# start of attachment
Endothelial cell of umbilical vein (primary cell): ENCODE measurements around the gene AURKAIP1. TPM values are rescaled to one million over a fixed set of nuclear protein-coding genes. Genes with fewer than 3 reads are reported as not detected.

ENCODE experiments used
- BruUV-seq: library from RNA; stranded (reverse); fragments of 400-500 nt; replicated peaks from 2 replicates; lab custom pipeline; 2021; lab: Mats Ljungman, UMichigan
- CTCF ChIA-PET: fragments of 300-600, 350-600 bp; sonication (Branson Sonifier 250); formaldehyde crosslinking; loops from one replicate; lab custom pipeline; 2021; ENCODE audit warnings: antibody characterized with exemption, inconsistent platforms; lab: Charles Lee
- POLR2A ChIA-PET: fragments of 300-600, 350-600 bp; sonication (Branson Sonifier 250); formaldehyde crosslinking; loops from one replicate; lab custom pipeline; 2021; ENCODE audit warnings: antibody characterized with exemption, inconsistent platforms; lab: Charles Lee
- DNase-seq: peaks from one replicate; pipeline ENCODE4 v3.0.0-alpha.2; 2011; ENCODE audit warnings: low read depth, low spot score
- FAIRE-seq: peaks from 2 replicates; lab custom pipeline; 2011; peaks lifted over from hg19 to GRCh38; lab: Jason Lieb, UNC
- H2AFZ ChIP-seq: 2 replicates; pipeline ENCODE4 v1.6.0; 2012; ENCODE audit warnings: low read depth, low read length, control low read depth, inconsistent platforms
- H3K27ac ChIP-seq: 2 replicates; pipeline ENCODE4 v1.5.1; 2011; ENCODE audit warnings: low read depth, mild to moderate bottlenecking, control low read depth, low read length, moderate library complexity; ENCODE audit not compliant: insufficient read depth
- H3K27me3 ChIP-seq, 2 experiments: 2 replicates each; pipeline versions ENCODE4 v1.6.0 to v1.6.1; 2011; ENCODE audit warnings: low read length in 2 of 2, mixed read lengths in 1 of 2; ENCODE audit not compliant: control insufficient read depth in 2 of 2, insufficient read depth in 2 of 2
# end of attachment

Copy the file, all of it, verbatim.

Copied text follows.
Endothelial cell of umbilical vein (primary cell): ENCODE measurements around the gene AURKAIP1. TPM values are rescaled to one million over a fixed set of nuclear protein-coding genes. Genes with fewer than 3 reads are reported as not detected.

ENCODE experiments used
- BruUV-seq: library from RNA; stranded (reverse); fragments of 400-500 nt; replicated peaks from 2 replicates; lab custom pipeline; 2021; lab: Mats Ljungman, UMichigan
- CTCF ChIA-PET: fragments of 300-600, 350-600 bp; sonication (Branson Sonifier 250); formaldehyde crosslinking; loops from one replicate; lab custom pipeline; 2021; ENCODE audit warnings: antibody characterized with exemption, inconsistent platforms; lab: Charles Lee
- POLR2A ChIA-PET: fragments of 300-600, 350-600 bp; sonication (Branson Sonifier 250); formaldehyde crosslinking; loops from one replicate; lab custom pipeline; 2021; ENCODE audit warnings: antibody characterized with exemption, inconsistent platforms; lab: Charles Lee
- DNase-seq: peaks from one replicate; pipeline ENCODE4 v3.0.0-alpha.2; 2011; ENCODE audit warnings: low read depth, low spot score
- FAIRE-seq: peaks from 2 replicates; lab custom pipeline; 2011; peaks lifted over from hg19 to GRCh38; lab: Jason Lieb, UNC
- H2AFZ ChIP-seq: 2 replicates; pipeline ENCODE4 v1.6.0; 2012; ENCODE audit warnings: low read depth, low read length, control low read depth, inconsistent platforms
- H3K27ac ChIP-seq: 2 replicates; pipeline ENCODE4 v1.5.1; 2011; ENCODE audit warnings: low read depth, mild to moderate bottlenecking, control low read depth, low read length, moderate library complexity; ENCODE audit not compliant: insufficient read depth
- H3K27me3 ChIP-seq, 2 experiments: 2 replicates each; pipeline versions ENCODE4 v1.6.0 to v1.6.1; 2011; ENCODE audit warnings: low read length in 2 of 2, mixed read lengths in 1 of 2; ENCODE audit not compliant: control insufficient read depth in 2 of 2, insufficient read depth in 2 of 2